When I went to the doctor the next day, the vertigo was gone, but I still couldn't hear and the pressure was still very bad. He sent me to a specialist, who put me through a number of tests and came back with the diagnosis of Meniere's disease. He was very reassuring-said he had many patients with Meniere's and no one was incapacitated from it. Since this was the first attack, he didn't want to prescribe anything-he said it was better to wait and see how it progressed. He gave me some literature, told me to call him whenever I had an attack to let him track how I was doing, and sent me on my way. Within a week, I seemed to be back to normal.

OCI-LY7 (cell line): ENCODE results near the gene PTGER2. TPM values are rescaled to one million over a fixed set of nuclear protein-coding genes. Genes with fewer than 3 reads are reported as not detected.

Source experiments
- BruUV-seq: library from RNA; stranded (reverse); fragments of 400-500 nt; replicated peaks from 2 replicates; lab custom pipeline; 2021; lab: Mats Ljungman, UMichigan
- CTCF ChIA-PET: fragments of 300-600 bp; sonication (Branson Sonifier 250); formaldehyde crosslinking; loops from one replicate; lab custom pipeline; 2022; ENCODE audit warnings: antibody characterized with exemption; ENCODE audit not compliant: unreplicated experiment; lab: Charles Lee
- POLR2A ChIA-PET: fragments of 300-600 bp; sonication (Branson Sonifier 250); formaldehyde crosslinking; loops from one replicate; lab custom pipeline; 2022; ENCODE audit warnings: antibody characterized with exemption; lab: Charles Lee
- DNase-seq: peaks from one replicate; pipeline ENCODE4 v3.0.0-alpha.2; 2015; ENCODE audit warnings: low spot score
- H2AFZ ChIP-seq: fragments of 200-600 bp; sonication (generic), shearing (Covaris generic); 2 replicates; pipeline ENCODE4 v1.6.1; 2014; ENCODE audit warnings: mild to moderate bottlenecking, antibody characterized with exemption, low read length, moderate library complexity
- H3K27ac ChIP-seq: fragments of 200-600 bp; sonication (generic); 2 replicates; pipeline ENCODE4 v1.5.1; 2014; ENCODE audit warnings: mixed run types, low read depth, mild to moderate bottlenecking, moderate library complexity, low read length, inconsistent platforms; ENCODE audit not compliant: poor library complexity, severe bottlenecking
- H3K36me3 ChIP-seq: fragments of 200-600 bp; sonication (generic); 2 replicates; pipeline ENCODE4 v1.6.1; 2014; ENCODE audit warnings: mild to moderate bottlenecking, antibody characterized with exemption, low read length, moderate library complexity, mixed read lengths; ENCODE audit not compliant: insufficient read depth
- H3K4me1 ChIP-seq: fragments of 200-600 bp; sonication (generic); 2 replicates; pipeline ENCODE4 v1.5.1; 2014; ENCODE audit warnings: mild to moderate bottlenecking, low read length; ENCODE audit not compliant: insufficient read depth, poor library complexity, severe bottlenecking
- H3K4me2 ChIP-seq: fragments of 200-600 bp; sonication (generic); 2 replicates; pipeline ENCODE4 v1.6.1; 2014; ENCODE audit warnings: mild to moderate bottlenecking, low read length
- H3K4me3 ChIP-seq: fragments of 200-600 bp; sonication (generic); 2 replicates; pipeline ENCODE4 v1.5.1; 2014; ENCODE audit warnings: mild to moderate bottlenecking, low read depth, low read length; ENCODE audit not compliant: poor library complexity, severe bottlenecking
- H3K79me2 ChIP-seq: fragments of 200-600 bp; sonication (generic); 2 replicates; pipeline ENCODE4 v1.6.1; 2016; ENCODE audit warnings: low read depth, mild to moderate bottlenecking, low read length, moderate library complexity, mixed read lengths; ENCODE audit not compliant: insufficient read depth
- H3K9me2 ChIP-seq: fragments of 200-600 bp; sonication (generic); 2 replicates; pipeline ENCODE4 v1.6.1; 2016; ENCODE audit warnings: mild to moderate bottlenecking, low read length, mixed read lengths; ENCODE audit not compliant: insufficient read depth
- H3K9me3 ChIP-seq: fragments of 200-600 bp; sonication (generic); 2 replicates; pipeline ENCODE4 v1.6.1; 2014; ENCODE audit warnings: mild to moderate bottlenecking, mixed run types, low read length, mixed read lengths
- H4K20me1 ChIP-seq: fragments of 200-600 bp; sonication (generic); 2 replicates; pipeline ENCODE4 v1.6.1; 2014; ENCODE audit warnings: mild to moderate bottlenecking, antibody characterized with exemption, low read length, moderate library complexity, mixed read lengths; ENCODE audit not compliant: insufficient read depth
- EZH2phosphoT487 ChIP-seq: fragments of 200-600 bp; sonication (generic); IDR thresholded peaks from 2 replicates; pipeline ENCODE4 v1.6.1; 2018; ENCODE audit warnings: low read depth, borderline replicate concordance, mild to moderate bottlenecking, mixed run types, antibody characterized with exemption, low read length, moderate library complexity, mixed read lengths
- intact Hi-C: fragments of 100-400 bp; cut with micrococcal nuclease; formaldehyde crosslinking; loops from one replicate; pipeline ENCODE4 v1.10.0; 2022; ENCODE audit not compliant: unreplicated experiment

I immediately started researching. I read the information the doctor gave me, found the Mayo Clinic's page on Meniere's, and visited a number of other webpages. I found dire warnings that I would go deaf in both ears and be completely incapacitated with vertigo, encouragement that I could still live a normal life, and everything in between. It was all very bewildering, but I tried to keep up my spirits and get on with life. My ear gave me a little trouble from time to time-some pain, some pressure, a little trouble hearing from time to time, but mostly nothing I couldn't handle. And this is one of the things about Meniere's-between attacks you are normal. It's a chronic and progressive condition, but not like diabetes or high blood pressure, where it's with you every day. When you're not actually having an attack, if your hearing is still good, you don't seem to have a problem. That in itself can be a problem-people can find it hard to believe there's anything wrong with you, and they may believe you're malingering when you have an attack.